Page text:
The Government must address ‘alarming’ levels of poor air quality, which disproportionately affect disadvantaged communities, says the House of Commons Environment, Food and Rural Affairs (EFRA) Committee.
Drawing on evidence taken from health experts, local councils and campaign groups, the Committee’s Air Quality report urges the Government to ‘firm up’ its commitment to clean air by amending the Environment Bill – now delayed until autumn – to set a specific target to reduce levels of fine particulate matter (PM2.5) in line with World Health Organisation guidelines.
Long-term targets for other key pollutants, including NO2 and ammonia, must also be set, MPs say.
The committee also wants more support for local authorities.
It suggests there is “too much responsibility” given to local authorities “without sufficient resources” to improve local air quality and wants the Government to provide a long-term funding structure.
Campaign to get people back on public transport
To address concerns that social distancing rules may cause an increase in car use, the MPs want to see a public communications campaign encouraging a return to public transport, once levels of Covid-19 have fallen sufficiently, as well as embracing forms of active travel including cycling and walking.
While the committee welcomes the Government’s pledge to a green recovery, including the ban of the sale of new petrol and diesel cars by 2030, it urges the Government to make investments in infrastructure now, including the roll out of electric vehicle charging points in rural communities, and improved broadband to enable home working.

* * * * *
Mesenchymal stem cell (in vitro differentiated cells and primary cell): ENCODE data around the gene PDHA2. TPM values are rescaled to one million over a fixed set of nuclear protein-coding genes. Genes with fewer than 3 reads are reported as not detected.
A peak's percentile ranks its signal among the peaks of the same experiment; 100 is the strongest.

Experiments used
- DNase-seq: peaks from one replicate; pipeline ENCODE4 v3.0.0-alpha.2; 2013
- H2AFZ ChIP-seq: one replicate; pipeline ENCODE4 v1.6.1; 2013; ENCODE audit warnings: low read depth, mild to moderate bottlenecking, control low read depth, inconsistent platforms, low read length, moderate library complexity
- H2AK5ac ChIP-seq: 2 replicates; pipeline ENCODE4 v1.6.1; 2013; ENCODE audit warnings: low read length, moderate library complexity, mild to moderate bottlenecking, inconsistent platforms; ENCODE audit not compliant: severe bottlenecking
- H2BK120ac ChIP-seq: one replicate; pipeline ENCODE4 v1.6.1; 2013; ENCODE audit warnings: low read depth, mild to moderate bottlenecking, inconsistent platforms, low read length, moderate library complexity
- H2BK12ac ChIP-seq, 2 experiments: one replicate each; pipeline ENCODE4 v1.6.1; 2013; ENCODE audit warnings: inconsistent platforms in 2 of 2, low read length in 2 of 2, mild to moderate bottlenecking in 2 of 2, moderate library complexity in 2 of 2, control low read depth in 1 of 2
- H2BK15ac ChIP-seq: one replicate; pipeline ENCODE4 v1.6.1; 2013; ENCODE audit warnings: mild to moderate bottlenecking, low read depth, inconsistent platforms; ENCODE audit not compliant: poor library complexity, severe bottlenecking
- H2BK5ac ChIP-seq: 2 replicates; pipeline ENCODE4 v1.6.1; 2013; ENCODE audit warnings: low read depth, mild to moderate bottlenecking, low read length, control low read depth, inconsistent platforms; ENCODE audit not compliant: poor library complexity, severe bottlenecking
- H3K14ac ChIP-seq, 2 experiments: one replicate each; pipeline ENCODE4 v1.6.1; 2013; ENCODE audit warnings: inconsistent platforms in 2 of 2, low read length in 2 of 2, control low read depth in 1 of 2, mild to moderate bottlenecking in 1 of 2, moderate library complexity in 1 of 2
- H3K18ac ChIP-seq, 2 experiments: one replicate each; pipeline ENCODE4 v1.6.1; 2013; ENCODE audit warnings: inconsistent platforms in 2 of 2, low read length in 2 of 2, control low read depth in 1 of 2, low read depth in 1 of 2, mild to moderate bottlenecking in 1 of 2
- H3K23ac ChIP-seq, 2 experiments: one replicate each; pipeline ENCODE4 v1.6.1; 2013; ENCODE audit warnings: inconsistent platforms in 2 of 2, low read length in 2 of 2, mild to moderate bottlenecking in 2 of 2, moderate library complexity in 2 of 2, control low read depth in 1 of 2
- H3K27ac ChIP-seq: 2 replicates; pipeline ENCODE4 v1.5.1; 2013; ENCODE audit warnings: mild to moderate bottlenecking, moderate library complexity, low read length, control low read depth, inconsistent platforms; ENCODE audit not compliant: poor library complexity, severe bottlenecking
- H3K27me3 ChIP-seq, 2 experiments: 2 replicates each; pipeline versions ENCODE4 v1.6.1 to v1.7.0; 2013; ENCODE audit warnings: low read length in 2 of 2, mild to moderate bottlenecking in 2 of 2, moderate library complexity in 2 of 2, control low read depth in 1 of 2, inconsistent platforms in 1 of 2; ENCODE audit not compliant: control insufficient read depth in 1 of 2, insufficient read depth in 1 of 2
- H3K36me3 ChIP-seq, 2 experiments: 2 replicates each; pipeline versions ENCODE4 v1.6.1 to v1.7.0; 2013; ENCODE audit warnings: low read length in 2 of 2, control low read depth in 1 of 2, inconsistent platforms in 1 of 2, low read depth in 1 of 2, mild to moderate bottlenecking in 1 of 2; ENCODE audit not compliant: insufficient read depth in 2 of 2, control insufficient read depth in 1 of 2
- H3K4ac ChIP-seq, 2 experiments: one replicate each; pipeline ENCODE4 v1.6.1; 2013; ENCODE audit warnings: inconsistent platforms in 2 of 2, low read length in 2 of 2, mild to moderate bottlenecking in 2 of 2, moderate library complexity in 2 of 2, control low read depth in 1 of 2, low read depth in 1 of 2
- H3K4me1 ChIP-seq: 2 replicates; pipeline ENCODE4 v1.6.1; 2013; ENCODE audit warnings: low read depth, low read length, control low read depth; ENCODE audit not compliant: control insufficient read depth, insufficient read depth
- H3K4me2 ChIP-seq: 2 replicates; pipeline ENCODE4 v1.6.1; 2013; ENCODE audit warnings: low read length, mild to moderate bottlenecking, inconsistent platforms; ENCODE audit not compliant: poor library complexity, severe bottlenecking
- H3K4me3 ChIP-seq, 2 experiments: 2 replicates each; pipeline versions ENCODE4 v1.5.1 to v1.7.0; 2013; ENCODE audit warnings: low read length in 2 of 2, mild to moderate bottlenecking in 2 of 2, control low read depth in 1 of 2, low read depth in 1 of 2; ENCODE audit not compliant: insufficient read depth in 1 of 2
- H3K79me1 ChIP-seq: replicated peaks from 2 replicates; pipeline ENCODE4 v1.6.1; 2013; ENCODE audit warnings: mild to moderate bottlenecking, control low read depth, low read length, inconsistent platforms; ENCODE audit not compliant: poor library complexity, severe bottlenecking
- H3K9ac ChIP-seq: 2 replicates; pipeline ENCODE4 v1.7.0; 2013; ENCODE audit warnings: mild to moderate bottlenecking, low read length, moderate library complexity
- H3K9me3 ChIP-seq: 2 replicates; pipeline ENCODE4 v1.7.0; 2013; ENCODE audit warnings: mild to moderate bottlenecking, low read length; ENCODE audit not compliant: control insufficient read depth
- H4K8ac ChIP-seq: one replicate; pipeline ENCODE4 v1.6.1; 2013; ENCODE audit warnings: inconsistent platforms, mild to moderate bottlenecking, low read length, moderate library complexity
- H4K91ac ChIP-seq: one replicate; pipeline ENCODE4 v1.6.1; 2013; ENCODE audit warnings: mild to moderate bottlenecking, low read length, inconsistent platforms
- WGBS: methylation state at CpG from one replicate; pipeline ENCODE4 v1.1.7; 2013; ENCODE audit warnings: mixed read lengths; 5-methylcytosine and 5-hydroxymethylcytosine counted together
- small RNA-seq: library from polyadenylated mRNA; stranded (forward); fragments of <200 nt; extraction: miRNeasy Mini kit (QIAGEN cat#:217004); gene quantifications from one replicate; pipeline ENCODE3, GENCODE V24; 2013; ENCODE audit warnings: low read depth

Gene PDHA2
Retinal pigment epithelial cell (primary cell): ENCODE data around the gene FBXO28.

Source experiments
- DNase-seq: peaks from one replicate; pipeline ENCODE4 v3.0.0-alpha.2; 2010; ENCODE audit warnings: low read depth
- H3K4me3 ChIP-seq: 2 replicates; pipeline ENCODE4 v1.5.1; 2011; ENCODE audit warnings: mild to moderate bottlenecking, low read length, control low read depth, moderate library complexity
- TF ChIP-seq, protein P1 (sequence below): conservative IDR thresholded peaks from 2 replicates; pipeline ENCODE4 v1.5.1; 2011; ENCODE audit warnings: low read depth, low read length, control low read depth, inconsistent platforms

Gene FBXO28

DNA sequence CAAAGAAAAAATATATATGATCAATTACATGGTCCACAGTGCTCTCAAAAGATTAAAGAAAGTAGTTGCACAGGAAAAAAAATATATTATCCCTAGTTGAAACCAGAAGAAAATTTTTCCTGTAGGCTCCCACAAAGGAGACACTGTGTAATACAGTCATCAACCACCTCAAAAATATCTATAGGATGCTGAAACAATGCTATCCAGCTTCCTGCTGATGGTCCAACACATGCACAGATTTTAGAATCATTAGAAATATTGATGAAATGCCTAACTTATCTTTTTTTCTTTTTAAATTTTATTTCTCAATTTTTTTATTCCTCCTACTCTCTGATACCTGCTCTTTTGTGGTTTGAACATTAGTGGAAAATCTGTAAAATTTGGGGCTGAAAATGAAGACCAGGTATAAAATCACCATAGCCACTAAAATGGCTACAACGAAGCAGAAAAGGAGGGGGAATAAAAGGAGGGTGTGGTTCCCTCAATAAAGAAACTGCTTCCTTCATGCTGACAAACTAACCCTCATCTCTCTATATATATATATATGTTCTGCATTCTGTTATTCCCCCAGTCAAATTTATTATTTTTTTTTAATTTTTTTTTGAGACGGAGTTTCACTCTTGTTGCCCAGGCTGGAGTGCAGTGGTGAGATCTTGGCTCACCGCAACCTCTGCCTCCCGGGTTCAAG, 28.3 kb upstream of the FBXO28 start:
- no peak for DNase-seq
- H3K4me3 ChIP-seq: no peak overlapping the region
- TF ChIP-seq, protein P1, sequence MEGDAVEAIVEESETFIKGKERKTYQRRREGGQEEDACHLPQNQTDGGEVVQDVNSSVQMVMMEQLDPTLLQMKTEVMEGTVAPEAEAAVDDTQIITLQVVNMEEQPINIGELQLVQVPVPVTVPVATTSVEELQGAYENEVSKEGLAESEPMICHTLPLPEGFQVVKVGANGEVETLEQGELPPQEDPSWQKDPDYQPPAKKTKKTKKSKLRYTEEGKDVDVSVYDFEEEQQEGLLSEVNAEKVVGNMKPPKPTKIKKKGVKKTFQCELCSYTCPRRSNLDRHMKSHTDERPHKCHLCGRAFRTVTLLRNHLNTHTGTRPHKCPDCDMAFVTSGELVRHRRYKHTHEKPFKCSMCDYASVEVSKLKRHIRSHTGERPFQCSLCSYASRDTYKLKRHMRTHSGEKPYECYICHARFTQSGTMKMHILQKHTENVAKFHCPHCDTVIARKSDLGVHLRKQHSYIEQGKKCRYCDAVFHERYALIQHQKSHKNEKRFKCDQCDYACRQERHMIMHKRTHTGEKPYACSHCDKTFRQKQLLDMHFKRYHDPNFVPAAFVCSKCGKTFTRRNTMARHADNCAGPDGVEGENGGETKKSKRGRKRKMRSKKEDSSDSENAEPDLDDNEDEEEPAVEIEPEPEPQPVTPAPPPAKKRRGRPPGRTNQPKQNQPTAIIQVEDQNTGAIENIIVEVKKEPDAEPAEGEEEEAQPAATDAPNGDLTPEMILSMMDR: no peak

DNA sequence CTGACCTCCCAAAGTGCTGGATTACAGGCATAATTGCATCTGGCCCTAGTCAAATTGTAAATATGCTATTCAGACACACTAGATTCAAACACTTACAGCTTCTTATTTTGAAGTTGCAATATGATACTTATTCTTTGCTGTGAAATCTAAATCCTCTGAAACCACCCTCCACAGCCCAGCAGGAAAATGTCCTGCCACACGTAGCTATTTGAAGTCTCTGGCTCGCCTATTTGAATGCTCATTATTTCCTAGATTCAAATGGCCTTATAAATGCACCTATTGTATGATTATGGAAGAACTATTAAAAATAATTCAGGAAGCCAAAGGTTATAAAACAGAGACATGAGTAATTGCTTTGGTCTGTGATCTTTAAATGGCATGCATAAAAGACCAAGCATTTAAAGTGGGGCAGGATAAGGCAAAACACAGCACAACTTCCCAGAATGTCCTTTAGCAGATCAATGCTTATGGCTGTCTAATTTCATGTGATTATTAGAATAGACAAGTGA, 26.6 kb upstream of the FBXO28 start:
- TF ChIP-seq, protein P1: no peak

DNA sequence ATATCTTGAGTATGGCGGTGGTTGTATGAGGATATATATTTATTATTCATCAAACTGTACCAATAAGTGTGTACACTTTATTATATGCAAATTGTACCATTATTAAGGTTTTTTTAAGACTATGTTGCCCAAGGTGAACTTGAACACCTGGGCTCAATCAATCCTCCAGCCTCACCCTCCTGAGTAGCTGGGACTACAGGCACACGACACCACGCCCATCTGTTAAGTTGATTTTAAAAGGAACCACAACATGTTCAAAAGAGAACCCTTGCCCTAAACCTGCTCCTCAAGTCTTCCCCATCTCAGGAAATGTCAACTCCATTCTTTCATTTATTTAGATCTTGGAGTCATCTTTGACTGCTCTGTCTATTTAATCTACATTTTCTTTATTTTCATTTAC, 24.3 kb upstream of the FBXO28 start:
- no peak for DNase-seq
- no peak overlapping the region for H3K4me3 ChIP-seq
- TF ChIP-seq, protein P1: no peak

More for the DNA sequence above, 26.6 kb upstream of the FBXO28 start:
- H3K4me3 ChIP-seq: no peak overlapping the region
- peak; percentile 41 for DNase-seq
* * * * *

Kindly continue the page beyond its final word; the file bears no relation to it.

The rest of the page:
It also calls on the Government to ‘lead by example’ and update buying standards to ensure that only zero tailpipe emissions vehicles are procured across the public sector by 2025.
Consideration should be given to incentivising small businesses to update transport fleets with cleaner vehicles, MPs say.
Neil Parish MP, chair of the EFRA Select Committee, said: “Every year, an estimated 64,000 deaths are linked to air pollution disproportionately affecting disadvantaged communities.
“In rebuilding after the pandemic, we have a moral duty to put improving air quality at its core.
“While the Clean Air Strategy is a step in the right direction, the Government needs to be more ambitious. Before the Environment Bill comes back, commitments to reduce the levels of toxic particulates that cause the most harm must be strengthened – and targets on reducing the health impacts of air pollution included too.
“We were quick to return to our old ways following the spring (2020) lockdown, with pollution levels bouncing back by the summer.
“The Government has rightly banned the sale of new petrol and diesel cars by 2030, but we need more work to help accelerate towards a greener, cleaner future, so that commuting less and using electric vehicles more will be a real option for the majority.”
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